Daniel 2:30 “As for me, this mystery has been revealed to me, not because I have greater wisdom than other living men, but so that you, O king, may know the interpretation and that you may understand what went through your mind.”
God’s acts always have a purpose. We tend to use the term, acts of God, for natural disasters, with the implication that they are without meaning. That’s an extreme misuse of language. God indeed created the natural universe, so in that sense everything that happens in it could be said to be something He has done, but He doesn’t pick on anyone. We would do much better to understand that God deliberately does all sorts of things, but they are always with the purpose of drawing people to Himself and otherwise blessing them. Here, Daniel is rightly deflecting the attention away from himself and giving God all the glory. I find it amusing that in so doing he is demonstrating that he is indeed wiser than other people, even though he explicitly denies it! However, his wisdom is of the kind mentioned in Proverbs: “The fear of the Lord is the beginning of wisdom, and knowledge of the Holy One is understanding.” (Proverbs 9:10) He is a perfect example of what James talked about. “If any of you lacks wisdom, he should ask God, who gives generously to all without finding fault, and it will be given to him.” (James 1:5) He knew from the start that he had no ability to pull the king’s dream from his subconscious and explain it to him, but he also knew the One who indeed could do that, so he asked God, and God acted. That’s the kind of wisdom that is available to us all.
I have had a struggle with wisdom. I was blessed with a high IQ, but I didn’t always distinguish between being smart and being wise. Countless “geniuses” down through history have done very unwise things. It is interesting and often sad to read about such people. An example I recently read about was the German scientist who invented the method that is still used to extract nitrogen from the atmosphere to make fertilizer, thereby saving millions of lives from starvation. His other claim to fame is that he was also the chief architect of the use of poison gas in warfare, which the Germans started in WWI. That was unwise indeed! Looking back over my own life, I see that apart from the grace of God I could easily have been an extremely horrible person. I need to seek God for what He wants me to do with what He has placed in my hands, whether it is tangible, such as finances, or intangible, such as an ability or even a dream. Doing that would be exercising wisdom. As a child I was in the last of the pack when it came to sports, and I took refuge in my intellect. (Textbook definition of a nerd, right?) I would use words as weapons, cutting people down because I felt inferior myself. That’s certainly not wise! I have had to learn that I am indeed accountable for every word I speak, (Matthew 12:36) and submit my mouth, along with everything else, to God. I desire to be wise by the definition in Proverbs, for the glory of God.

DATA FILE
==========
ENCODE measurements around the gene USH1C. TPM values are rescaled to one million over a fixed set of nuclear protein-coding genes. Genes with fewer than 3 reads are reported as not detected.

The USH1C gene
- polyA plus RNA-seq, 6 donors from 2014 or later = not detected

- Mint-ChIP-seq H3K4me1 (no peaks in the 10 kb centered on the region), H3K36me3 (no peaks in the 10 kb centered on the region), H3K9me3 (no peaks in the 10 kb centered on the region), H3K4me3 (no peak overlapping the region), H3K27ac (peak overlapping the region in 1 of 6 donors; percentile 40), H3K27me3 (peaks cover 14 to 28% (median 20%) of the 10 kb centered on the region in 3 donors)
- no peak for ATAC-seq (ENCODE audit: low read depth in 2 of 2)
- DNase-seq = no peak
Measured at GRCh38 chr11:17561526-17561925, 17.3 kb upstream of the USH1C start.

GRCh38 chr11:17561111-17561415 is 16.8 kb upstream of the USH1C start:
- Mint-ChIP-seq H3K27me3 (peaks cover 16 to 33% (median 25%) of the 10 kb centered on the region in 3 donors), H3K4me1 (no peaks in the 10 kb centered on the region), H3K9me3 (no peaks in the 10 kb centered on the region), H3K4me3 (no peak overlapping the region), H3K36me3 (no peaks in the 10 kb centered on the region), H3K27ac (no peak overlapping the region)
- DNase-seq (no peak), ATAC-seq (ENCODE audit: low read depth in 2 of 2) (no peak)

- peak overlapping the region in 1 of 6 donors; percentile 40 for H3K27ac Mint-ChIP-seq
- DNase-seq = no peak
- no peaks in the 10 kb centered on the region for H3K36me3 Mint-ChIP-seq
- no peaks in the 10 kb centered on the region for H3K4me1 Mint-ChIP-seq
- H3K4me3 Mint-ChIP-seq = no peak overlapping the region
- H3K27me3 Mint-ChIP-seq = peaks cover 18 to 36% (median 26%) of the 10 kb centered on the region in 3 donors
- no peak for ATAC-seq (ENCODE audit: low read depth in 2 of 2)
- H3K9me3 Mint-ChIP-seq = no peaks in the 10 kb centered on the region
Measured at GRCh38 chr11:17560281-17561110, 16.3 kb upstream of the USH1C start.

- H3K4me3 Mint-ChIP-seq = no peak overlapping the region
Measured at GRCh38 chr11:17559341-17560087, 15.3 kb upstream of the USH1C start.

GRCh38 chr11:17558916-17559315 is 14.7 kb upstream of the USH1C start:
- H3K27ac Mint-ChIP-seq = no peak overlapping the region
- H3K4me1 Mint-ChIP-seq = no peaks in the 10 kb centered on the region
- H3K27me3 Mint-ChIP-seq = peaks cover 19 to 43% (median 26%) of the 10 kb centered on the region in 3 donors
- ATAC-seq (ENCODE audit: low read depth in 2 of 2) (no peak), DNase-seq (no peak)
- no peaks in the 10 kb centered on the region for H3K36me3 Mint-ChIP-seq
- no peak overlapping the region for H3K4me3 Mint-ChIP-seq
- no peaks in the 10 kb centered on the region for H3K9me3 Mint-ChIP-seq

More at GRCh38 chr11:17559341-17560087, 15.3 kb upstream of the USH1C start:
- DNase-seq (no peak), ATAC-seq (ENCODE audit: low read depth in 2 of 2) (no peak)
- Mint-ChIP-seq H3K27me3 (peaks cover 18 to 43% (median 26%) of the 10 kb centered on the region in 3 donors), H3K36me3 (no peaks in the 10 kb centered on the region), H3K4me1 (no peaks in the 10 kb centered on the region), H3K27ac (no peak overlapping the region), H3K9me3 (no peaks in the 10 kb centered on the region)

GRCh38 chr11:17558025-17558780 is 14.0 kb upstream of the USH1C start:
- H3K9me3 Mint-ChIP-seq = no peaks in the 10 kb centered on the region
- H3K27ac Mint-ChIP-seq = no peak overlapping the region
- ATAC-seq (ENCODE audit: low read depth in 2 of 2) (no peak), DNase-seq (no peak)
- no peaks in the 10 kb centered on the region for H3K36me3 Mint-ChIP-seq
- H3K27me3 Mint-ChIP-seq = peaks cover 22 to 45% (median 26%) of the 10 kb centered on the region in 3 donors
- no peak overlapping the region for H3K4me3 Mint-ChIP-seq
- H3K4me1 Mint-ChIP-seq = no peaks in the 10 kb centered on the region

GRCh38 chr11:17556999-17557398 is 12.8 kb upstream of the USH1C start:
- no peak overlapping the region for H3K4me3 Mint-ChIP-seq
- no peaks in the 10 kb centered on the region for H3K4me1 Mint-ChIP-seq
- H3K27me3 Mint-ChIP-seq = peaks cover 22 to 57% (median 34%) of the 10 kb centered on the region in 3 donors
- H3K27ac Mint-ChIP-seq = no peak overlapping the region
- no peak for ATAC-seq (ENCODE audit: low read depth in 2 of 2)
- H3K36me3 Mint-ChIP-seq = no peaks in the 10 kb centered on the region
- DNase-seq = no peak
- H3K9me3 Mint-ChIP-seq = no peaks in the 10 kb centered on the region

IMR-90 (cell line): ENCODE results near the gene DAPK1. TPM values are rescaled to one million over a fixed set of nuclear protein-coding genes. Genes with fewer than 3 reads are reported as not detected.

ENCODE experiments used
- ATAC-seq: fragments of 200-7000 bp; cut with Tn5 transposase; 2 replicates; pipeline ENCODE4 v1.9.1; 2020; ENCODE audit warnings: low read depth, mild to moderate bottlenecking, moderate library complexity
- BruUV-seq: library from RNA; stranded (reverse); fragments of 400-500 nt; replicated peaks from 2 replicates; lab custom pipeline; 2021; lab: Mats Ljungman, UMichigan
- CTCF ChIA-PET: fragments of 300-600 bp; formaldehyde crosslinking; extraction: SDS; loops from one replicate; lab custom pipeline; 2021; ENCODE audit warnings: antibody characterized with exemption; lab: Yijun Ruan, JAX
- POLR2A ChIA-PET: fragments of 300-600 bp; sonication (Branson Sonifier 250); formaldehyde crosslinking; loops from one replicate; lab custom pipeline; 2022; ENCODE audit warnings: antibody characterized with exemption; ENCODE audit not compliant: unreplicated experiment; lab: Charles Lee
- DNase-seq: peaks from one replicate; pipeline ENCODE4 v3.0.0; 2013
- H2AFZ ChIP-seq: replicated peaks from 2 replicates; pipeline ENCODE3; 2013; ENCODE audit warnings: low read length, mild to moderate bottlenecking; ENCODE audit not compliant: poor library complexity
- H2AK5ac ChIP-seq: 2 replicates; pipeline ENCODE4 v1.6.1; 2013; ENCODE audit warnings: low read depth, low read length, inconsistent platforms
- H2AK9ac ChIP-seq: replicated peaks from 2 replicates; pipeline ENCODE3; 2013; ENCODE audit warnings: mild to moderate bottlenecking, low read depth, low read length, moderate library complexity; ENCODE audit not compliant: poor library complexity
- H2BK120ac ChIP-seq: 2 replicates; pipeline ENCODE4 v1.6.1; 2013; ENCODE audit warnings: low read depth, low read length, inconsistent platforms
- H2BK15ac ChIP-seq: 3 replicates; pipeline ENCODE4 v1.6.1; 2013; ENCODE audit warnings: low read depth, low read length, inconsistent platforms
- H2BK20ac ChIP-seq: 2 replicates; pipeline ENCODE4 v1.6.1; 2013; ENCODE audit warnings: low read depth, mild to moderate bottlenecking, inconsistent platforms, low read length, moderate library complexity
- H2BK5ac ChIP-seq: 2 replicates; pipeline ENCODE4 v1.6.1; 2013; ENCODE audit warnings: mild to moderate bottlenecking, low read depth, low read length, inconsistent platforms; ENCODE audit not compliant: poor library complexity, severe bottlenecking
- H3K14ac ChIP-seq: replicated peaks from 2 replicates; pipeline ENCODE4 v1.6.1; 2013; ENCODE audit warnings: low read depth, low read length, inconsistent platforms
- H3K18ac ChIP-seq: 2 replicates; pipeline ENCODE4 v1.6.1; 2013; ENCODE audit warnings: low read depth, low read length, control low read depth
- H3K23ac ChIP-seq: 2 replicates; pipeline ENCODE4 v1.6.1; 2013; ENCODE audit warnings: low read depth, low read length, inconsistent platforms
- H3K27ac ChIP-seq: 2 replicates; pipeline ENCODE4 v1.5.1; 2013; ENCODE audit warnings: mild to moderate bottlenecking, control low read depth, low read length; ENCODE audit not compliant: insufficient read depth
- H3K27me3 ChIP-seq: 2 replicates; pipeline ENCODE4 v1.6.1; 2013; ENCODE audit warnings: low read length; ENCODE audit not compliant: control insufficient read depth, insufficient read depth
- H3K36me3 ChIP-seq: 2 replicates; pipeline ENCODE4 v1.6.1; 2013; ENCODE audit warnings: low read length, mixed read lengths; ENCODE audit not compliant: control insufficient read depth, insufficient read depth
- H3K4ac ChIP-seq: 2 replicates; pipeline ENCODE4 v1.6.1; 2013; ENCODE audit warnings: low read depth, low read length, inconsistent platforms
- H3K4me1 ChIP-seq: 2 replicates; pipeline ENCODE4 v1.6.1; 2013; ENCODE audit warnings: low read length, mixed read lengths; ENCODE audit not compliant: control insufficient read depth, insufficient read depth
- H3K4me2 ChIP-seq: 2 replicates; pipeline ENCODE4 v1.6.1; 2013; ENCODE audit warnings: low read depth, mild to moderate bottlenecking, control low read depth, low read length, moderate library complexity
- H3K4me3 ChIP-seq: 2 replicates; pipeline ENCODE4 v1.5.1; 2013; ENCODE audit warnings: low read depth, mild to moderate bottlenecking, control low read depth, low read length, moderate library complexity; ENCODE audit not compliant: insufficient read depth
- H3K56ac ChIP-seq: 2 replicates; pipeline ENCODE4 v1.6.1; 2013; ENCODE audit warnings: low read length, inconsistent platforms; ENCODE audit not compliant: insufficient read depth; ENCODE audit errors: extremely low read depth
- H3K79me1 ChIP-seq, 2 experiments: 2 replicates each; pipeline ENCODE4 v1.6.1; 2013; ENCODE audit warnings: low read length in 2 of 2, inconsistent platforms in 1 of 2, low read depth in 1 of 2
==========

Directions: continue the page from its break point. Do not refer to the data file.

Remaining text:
Father, thank You for this reminder. Thank You for yesterday and all it held. Thank You for the two times of speaking for You that I was aware of, drawing people to You and standing against the lies of the enemy. I pray that every word that comes from my mouth – or through my fingers – would accomplish exactly what You intend, (Isaiah 55:10-11) drawing people to Yourself and destroying the works of the devil, (1 John 3:8) for Your glory. Thank You. Hallelujah!